A deep-dive review of police records by ProPublica published Friday found that kids detained at immigrant children’s shelters nationwide are reporting sexual assaults committed by employees or other kids. However, the review of hundreds of police reports also showed law enforcement quickly closed reports of abuse with little investigation, often within days or hours of them being opened.
The reports, gathered over the past six months, may just be the tip of the iceberg, ProPublica’s reporters write:
And there are likely even more such cases. ProPublica’s cache of records is missing many police reports from shelters in Texas, where the largest number of immigrant children are held, because state laws there ban child abuse reports from being made public, particularly when the assaults are committed by other minors.
In the piece, ProPublica shares the story of Alex, a 13-year-old from Honduras who came to the U.S. with his two siblings, escaping gang violence with the intention of being reunited with their mother, who had immigrated to Florida years earlier. Alex, who had been detained by Border Patrol in May and placed at Catholic Charities’ Msgr. Bryan Walsh Children’s Village, told ProPublica he reported to the shelter’s staff he was assaulted by two older teenagers in July. Security cameras even caught the two teenagers dragging Alex into a bedroom by his hands and feet. However, this is what happened once Alex reported the assault, according to the site:
The counselor told him that a surveillance tape had captured the teenagers dragging him by his hands and feet into a room, and that there might have been a witness.
But Alex’s report did not trigger a child sexual assault investigation, including a specialized interview designed to help children talk about what happened, as child abuse experts recommend.
Instead, the shelter waited nearly a month to call the police. When it finally did, a police report shows, the shelter’s lead mental health counselor told the officers “the incident was settled, and no sexual crime occurred between the boys like first was thought among the staff.”
And instead of investigating the incident themselves, officers with the Miami-Dade Police Department took the counselor’s word for it and quickly closed the case, never interviewing Alex.
Instead of having his case investigated by police, this is how ProPublica reports his case was handled:
Alex said that on the day the police came, he and his counselor “were waiting for the police to talk to me, but [facility supervisor] Marianne Cortes spoke with them, and then my counselor told me they didn’t need to interview me anymore.”
Alex said he was left confused. He’d wanted to tell the police what the two boys did to him and didn’t understand why the shelter had talked to the police on his behalf.
When asked what he wanted to happen, Alex was unequivocal. “I want to report them,” he said. “To go to the police.”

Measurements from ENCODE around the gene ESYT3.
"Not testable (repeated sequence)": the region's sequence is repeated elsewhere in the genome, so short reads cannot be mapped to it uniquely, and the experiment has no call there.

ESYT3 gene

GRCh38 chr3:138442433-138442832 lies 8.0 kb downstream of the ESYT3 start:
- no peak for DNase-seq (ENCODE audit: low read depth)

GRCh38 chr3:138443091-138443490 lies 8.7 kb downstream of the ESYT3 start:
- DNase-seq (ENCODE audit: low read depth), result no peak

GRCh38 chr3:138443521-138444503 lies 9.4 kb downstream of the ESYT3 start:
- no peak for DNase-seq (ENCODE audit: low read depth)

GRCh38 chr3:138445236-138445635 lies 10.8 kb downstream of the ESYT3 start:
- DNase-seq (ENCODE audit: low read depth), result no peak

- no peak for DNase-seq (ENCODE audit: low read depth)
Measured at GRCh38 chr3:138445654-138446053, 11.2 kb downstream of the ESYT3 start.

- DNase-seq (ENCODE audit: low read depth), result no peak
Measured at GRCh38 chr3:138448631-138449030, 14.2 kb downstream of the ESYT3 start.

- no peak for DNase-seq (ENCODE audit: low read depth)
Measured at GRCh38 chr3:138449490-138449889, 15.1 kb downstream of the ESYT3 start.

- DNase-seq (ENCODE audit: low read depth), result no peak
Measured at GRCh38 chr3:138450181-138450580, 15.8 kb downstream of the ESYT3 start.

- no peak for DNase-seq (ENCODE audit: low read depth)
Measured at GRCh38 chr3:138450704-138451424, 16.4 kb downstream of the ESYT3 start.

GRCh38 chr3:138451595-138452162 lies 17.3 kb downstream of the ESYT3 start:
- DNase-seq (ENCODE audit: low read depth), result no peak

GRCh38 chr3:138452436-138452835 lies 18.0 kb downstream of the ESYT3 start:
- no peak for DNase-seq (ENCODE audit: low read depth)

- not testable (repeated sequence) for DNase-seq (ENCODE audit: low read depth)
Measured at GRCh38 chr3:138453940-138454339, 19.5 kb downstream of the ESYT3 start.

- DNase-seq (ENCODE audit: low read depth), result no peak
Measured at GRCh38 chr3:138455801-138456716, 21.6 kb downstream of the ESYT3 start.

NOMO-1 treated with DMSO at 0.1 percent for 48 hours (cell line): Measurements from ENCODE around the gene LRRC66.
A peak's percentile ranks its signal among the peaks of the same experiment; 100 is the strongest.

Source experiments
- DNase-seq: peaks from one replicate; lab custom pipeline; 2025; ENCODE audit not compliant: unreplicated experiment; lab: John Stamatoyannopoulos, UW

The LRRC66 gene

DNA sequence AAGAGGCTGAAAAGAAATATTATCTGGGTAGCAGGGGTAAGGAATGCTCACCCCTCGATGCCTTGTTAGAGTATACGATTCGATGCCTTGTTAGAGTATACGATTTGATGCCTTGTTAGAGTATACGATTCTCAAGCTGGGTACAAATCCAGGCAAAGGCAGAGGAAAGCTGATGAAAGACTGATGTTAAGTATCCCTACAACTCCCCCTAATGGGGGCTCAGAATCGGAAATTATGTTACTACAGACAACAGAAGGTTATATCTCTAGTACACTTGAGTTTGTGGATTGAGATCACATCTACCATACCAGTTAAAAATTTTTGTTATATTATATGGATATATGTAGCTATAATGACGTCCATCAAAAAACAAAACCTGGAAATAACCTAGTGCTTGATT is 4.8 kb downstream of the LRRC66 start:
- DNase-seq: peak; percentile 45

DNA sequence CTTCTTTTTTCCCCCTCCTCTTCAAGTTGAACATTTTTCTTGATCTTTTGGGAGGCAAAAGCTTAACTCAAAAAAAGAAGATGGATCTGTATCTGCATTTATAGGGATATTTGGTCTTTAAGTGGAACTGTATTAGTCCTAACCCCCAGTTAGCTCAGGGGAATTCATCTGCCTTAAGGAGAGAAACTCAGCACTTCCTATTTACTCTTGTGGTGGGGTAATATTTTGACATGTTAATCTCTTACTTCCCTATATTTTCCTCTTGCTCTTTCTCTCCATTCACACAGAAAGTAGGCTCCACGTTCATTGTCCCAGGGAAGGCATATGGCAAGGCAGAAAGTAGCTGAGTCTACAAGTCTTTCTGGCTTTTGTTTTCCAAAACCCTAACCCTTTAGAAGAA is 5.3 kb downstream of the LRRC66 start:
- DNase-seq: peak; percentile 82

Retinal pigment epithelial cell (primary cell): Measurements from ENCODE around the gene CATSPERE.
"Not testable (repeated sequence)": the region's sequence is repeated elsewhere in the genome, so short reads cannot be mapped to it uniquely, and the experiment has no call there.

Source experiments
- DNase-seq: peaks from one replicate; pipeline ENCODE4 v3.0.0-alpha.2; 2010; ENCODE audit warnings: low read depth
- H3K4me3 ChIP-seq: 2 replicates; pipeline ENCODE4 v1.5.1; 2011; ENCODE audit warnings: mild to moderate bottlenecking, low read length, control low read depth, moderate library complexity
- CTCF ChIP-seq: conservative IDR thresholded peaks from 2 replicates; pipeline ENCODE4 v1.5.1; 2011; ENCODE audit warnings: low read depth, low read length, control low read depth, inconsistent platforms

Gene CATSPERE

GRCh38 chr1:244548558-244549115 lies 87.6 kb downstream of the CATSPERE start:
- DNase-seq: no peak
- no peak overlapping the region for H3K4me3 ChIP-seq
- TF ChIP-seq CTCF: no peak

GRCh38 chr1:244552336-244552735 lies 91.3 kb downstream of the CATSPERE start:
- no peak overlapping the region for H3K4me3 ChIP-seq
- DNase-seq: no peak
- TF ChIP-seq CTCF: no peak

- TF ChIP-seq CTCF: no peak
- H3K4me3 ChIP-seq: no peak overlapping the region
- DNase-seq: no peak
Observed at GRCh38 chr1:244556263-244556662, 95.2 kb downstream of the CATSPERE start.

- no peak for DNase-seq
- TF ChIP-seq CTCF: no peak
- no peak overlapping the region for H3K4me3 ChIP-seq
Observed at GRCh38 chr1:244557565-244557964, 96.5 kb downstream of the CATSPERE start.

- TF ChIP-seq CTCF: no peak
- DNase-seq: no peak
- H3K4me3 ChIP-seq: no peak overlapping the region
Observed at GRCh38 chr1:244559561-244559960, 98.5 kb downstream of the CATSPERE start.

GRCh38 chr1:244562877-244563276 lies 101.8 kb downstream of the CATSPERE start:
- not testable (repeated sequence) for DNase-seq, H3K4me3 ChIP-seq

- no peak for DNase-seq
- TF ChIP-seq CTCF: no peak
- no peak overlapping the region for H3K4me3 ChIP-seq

Alex is reportedly far from the only child detained in these shelters whose police report was “hastily dismissed.” The publication also found a case where a staff member witnessed one boy “making hip-thrusting movements on top of another boy with a blanket in between them,” but the boy couldn’t stop crying and refused to speak to another staffer, so police took a report and closed the case. In another, a youth care worker walked in on a boy bent down in front of another, both of whom had their pants down. During a medical exam, the first boy told a nurse that the other boy raped him, but denied anything happened during an official interview days later. In a third case, in which a detective finally spoke with a boy who reported being raped two months earlier, he no longer wanted “to do anything about it.” All three cases were closed. As the publication reported:
In many cases, the responding officers simply filed brief information reports about the incidents, without investigating them as potential crimes.
Critics say this highlights a flaw of the system. Because immigrant kids are typically only in the investigating agencies’ jurisdictions for a few weeks, even if a detective wanted to pursue a case, it wouldn’t necessarily be easy. Kids get moved around a lot in the shelter system, sometimes without warning or in the middle of the night. When they’re released, they’re often sent out of state to live with parents or relatives who might want to avoid interactions with police because they’re undocumented themselves or living with someone who is.
A month and a half after Alex’s assault, the Florida Department of Children and Families released a report that Alex’s shelter, known as Boystown, violated three of the state’s rules on residential child care facilities. Violations included a failure to “report suspected child abuse in a timely fashion” as well as failure to “notify a child’s parents or legal guardian after a critical incident,” ProPublica reported.